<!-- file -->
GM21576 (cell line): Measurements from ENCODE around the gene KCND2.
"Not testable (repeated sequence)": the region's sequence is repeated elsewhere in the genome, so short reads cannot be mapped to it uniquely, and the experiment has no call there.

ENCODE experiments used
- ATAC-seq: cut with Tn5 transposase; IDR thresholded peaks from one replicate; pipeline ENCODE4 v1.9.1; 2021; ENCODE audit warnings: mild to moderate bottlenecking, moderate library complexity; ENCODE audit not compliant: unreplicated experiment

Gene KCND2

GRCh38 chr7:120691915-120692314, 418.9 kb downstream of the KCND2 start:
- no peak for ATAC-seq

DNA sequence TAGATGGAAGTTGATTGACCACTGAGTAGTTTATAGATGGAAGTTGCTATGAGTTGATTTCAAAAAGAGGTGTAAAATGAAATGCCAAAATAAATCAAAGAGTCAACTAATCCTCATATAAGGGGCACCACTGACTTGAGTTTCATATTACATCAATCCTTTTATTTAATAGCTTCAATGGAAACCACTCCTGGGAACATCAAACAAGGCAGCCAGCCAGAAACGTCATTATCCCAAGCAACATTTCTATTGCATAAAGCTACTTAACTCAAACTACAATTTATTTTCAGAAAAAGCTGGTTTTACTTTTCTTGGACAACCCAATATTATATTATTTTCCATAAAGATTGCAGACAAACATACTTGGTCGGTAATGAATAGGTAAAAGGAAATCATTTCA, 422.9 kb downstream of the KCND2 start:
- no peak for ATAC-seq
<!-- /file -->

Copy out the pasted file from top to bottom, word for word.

GM21576 (cell line): Measurements from ENCODE around the gene KCND2.
"Not testable (repeated sequence)": the region's sequence is repeated elsewhere in the genome, so short reads cannot be mapped to it uniquely, and the experiment has no call there.

ENCODE experiments used
- ATAC-seq: cut with Tn5 transposase; IDR thresholded peaks from one replicate; pipeline ENCODE4 v1.9.1; 2021; ENCODE audit warnings: mild to moderate bottlenecking, moderate library complexity; ENCODE audit not compliant: unreplicated experiment

Gene KCND2

GRCh38 chr7:120691915-120692314, 418.9 kb downstream of the KCND2 start:
- no peak for ATAC-seq

DNA sequence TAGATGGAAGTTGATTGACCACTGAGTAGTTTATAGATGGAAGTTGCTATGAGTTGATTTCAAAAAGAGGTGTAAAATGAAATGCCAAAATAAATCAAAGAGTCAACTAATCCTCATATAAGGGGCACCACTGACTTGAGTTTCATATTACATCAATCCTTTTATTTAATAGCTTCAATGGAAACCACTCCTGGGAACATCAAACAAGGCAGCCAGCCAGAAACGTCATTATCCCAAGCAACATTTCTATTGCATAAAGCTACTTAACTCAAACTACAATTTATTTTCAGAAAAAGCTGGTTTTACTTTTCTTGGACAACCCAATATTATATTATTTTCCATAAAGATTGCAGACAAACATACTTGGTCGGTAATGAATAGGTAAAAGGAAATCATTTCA, 422.9 kb downstream of the KCND2 start:
- no peak for ATAC-seq